Rick Owens, the author of a silver lamé tissue dress drifting transparently into a billow at the back? Or a series of pearly gray duchesse satin coats that resembled abstract versions of classic Cristobal Balenciaga? For a designer who's so often categorized as walking on the dark side, it was a conscious breakthrough. "I lightened up," he said. "I've always insisted on a certain monochromatic vision, but I was toying with pretty this time. Something on the way to sumptuous."

We are not, of course, talking about a night-to-day abandonment of principles. Owens' aesthetic choices were as true to himself as ever, though on the runway (to begin with, at least) his conceptual direction seemed hard to fathom. The silhouettes—divided into asymmetric, geometrically angled biker jackets; stiff, papery apron tunics; and a narrow tabard of fabric that kept whipping between the models' legs—seemed awkward, almost as if the designer were trying to distract from the fact that the sweeping coats he was showing were edging toward a conventional, nearly couturelike grandeur.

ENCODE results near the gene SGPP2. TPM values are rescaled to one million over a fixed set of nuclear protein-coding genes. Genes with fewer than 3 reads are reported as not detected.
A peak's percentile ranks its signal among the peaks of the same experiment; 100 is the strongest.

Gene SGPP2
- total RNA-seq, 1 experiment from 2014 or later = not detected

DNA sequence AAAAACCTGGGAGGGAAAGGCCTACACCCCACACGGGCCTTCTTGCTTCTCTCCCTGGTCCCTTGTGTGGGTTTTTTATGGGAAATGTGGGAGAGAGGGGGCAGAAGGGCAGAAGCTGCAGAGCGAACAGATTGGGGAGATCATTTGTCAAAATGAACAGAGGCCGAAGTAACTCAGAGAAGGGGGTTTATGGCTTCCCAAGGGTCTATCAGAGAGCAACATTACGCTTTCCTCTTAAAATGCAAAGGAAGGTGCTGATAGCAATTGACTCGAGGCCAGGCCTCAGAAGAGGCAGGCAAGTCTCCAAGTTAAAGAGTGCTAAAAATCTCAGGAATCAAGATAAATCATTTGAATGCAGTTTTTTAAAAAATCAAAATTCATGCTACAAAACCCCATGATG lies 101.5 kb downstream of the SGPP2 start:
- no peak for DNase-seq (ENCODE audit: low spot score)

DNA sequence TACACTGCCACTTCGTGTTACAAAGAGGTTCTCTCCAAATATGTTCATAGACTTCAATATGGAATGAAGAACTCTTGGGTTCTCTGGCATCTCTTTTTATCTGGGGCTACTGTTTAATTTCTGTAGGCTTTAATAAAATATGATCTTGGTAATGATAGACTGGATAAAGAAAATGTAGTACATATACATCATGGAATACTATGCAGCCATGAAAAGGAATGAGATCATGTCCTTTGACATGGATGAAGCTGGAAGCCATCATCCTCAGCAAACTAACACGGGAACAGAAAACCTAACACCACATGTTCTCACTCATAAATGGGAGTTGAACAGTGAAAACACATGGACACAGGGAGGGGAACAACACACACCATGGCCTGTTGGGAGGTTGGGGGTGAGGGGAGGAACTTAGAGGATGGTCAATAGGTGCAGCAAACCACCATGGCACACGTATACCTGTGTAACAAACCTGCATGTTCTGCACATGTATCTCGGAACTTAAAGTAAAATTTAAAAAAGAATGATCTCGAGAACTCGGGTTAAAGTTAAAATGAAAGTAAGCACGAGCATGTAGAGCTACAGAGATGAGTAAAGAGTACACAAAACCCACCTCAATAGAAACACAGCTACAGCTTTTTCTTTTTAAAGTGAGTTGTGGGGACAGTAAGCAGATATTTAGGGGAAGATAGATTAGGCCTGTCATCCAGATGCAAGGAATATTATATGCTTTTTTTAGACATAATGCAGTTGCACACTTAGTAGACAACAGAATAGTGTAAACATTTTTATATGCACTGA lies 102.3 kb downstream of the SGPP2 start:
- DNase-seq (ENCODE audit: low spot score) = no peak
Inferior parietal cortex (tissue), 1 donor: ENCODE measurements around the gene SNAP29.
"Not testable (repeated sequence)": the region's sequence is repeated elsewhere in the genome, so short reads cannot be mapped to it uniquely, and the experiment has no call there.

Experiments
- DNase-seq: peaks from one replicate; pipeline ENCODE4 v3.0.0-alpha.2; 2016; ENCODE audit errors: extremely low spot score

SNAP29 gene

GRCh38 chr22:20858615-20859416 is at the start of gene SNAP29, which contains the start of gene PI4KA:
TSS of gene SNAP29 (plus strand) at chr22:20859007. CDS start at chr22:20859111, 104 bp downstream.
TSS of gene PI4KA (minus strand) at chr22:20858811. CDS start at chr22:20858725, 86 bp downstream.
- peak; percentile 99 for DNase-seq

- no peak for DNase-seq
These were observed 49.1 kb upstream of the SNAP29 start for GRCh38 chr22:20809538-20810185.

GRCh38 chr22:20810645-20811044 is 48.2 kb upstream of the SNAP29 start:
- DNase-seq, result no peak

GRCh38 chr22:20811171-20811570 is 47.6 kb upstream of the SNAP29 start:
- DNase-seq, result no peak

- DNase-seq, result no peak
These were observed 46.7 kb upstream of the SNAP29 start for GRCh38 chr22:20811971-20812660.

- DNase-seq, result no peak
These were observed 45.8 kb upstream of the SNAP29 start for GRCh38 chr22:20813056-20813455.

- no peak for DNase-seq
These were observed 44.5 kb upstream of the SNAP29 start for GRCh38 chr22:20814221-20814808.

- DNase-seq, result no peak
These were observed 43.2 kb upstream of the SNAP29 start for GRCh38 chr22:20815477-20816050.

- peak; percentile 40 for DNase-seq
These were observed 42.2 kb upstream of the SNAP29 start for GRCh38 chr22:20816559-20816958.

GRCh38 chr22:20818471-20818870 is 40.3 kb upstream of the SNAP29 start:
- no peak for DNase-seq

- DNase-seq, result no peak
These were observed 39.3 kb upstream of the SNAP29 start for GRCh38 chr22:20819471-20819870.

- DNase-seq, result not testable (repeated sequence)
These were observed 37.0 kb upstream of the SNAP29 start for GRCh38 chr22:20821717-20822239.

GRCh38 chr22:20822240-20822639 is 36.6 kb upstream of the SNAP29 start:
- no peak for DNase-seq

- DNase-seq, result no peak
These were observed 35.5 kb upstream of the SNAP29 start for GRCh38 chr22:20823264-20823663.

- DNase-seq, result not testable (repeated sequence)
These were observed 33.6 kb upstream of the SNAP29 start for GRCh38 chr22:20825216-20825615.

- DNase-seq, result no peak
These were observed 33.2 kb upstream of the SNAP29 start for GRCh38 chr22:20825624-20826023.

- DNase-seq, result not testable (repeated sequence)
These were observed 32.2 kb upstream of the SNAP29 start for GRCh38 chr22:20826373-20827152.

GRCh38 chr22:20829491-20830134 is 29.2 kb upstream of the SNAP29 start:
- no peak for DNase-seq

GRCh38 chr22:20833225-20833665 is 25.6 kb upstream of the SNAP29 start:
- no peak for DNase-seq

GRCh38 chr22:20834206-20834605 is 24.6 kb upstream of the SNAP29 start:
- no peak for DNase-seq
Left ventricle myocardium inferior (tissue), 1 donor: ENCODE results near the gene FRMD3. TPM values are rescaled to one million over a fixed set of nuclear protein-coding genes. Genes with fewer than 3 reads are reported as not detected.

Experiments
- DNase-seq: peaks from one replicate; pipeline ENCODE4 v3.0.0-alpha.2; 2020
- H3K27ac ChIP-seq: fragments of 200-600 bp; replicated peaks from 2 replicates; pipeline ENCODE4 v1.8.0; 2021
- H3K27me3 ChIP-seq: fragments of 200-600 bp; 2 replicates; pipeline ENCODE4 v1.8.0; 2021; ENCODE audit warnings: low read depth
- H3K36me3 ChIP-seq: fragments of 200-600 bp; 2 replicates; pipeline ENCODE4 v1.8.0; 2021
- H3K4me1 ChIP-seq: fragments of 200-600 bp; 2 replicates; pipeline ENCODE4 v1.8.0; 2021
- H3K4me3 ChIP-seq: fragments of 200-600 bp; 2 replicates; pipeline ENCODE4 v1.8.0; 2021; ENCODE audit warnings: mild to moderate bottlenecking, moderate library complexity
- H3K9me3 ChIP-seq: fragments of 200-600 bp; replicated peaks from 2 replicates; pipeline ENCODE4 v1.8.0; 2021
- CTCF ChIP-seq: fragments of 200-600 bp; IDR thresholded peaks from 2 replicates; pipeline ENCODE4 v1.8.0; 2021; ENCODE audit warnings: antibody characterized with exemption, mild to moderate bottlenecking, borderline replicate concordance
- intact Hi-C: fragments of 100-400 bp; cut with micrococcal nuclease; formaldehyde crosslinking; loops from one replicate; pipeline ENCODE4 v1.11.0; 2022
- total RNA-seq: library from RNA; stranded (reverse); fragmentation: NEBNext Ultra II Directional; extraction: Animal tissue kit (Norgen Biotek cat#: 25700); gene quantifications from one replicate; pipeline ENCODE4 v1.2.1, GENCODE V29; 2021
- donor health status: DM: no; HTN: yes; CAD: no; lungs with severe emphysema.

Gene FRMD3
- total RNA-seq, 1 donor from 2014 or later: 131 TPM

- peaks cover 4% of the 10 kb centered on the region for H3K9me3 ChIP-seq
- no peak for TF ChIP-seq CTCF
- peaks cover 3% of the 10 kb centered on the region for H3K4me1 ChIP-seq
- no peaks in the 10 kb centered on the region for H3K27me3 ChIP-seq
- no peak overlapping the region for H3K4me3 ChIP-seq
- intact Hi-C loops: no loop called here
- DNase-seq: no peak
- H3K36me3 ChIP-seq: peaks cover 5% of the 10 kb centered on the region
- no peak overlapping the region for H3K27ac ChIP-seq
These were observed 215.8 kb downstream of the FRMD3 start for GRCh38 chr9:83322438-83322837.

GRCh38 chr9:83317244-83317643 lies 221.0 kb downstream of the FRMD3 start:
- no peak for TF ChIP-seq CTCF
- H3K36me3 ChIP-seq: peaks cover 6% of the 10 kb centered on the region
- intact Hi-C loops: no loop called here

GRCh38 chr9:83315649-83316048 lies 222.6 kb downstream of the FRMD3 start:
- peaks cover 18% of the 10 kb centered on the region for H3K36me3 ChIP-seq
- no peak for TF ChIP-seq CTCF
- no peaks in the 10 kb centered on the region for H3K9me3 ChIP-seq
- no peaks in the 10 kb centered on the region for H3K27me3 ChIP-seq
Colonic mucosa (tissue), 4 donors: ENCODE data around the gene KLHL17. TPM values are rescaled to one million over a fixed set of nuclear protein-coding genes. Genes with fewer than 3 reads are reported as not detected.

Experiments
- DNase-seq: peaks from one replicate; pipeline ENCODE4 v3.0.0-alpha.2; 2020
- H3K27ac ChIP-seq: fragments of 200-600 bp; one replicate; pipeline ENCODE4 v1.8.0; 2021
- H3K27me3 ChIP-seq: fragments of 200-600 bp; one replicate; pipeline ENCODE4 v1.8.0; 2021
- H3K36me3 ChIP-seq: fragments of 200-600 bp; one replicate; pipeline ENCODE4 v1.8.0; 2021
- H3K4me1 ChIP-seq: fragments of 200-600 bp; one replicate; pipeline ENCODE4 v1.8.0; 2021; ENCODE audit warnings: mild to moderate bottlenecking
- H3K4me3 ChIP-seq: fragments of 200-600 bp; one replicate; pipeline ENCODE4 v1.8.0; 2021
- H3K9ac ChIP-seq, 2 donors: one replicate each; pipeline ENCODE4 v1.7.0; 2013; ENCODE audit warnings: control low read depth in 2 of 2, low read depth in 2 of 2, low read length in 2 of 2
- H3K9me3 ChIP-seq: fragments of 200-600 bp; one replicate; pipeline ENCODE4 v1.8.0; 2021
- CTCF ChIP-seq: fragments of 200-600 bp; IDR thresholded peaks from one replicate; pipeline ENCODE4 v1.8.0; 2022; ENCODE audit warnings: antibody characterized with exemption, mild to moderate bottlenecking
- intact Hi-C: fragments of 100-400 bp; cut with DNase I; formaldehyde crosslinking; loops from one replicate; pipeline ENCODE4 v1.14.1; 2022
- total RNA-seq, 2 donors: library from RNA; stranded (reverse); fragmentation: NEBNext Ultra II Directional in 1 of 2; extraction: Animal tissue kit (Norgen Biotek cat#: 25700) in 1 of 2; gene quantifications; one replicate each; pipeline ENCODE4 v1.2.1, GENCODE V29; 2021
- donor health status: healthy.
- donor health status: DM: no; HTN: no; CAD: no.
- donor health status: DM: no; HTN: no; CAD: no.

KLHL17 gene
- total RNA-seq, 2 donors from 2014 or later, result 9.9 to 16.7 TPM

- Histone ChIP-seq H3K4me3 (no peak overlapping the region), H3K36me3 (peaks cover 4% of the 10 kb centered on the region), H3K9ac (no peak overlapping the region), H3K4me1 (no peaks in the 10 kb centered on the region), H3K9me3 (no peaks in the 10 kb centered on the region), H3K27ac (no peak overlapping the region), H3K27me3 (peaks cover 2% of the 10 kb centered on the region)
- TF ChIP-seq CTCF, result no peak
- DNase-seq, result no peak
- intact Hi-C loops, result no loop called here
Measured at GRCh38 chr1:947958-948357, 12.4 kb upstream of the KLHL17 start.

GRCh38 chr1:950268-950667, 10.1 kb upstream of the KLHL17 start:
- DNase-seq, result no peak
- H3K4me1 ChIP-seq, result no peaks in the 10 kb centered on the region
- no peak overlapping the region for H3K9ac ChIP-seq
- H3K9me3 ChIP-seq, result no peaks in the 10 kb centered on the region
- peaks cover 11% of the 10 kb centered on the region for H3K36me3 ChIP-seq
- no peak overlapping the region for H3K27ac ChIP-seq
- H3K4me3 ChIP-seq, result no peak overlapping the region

As cultish and extreme as Owens' runway styling can seem, though, it's always been an open secret that his pieces appeal to a broad church. Aside from the bodysuits, sheer one-shoulder tops, and jersey harness affairs, there were flow-y black wide-legged jumpsuits and tailored jackets with an upward flange on the shoulder that could be a chic addition to many a grown-up woman's wardrobe. And when he finally worked up to the silver lamé dress—and its close relations in white and liquid copper—any sense of difficulty and puzzlement completely evaporated. "Pretty," as Owens put it, doesn't really do them justice. They were beautiful.